Rao had co-authored the theory of ‘The Tuning Fork of the Mind’ that year with S. Raoul (another elaborate hoax – as the foreign-sounding male alter-ego, S. Raoul was employed for a decade to be her patron and scapegoat till his accidental death in 2010). This paper was later peer-reviewed and published in conjunction with re:new Digital Arts Festival in Copenhagen in 2013. Just the year before, the plausibility of her installation and theory was validated when Rao was invited to exhibit ‘Tuning Fork…‘ at the largest global organisation of neuroscientists in Beijing. Part of the installation was also shown at the Teheran Digital Art Exhibition in Iran. Clearly the resonance of this artwork was such that it had begun to take a life of its own.
Throughout her practice, Rao has laid bare historical narratives and counter-narratives that have been archived, revised, fictionalised or obliterated. Often these take the form of books. Through scrupulous methodology, however, she makes the case against cultural genocide. Another work from 2008, ‘The River of Ink’ manifests the desolation, vandalism and violence meted out towards books and archives. A hundred handwritten and hand-drawn books that Rao herself penned on universal issues such as the dangers of nationalism, war, conformity, freedom of expression and mindless consumerism, were drowned in the same fountain-pen ink with which they were created. The result: a visceral illustration of devastation. Rao staged the mangled books, their slippages of letters and meaning, in various states of decay on a stack of crates, flood-lit as though they were findings from an archaeological dig-site or alternately, a fresh crime scene heavy with the smell of ink-blood.
Though Rao acknowledges that her artistic efforts could barely be enough to change much that is wrong with the world, she strenuously asserts her imperative to create through her latest all-consuming, all-encompassing, multi-pronged, ten-year project titled ‘Pulp: A Short Biography of the Banished Book’. Rao returns to excavate the meaning and consequences of cultural genocide and what this means for its perpetrators, its living and inanimate victims and the memory and resistance of its survivors. Already two years into her ambitious project, Rao has published the first of five volumes on the subject which addresses the writing and erasure of histories, languages, music, divergent narratives, and so on. As her first volume reveals, Pulp is a systematic but bone-chilling investigation into the history of censorship – the first records, documents and books to be banned, the first historic library to be sacked and set on fire, the first recorded culture to be exterminated, the first university to be bombed. Her book, richly illustrated and deeply personal, also examines the way histories get written as well as the complicity of the museum archivist in presenting these narratives.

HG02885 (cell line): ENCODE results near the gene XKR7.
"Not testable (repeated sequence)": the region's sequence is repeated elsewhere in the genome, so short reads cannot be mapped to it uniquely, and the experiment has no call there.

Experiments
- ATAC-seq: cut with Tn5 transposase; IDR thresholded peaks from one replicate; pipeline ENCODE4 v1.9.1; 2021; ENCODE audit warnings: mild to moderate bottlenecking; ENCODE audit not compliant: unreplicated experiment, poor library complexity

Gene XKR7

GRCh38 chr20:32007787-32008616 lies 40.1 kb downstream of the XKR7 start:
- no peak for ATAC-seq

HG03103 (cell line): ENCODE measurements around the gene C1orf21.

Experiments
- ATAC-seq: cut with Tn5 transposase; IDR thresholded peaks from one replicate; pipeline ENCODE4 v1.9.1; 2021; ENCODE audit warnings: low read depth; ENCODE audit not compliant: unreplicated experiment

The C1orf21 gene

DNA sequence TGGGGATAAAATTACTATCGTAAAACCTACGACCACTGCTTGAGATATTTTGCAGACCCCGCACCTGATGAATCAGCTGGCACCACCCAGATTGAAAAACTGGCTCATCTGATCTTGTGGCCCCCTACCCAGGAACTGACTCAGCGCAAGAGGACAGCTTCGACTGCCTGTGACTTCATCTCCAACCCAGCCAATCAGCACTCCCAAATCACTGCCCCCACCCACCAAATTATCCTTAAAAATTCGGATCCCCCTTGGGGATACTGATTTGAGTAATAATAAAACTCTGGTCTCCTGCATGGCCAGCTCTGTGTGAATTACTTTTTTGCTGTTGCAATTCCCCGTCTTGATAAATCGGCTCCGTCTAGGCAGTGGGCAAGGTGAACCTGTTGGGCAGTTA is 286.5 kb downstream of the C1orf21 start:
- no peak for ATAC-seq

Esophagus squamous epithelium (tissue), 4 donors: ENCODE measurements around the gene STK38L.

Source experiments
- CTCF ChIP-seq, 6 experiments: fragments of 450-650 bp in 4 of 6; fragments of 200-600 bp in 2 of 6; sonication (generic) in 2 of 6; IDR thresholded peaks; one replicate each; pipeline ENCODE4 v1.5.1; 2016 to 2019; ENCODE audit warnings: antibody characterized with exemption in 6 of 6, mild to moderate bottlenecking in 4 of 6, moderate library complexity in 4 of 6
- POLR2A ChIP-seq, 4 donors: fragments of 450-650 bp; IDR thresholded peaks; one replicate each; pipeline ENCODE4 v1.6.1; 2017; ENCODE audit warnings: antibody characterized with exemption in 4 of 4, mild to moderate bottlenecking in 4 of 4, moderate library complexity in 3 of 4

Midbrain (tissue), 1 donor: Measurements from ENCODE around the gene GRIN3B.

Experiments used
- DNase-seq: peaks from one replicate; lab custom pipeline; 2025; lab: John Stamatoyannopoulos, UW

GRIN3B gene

A project that complicates and resists description, Pulp ties in all of Rao’s humanist concerns, glimpsed in her earlier works, which are now shaping into a multi-headed hydra that delves into libraries across the globe. Pulp will eventually be seen as a collation of five books, films and interviews particularly with librarians and keepers of archives who have fled war, repression and proscription, as well as etchings, prints and installation elements.
Bharti Lalwani is a Pune-based art critic. with a special focus on South East Asian art. Lalwani will appear with artist Shubigi Rao as part of the panel, “Public Speech: Grounds for Contestation,” at 3pm on Friday, September 23, 2016, as part of the ‘Keys to the Contemporary Art’ Talks Program at viennacontemporary. For more information, check the website.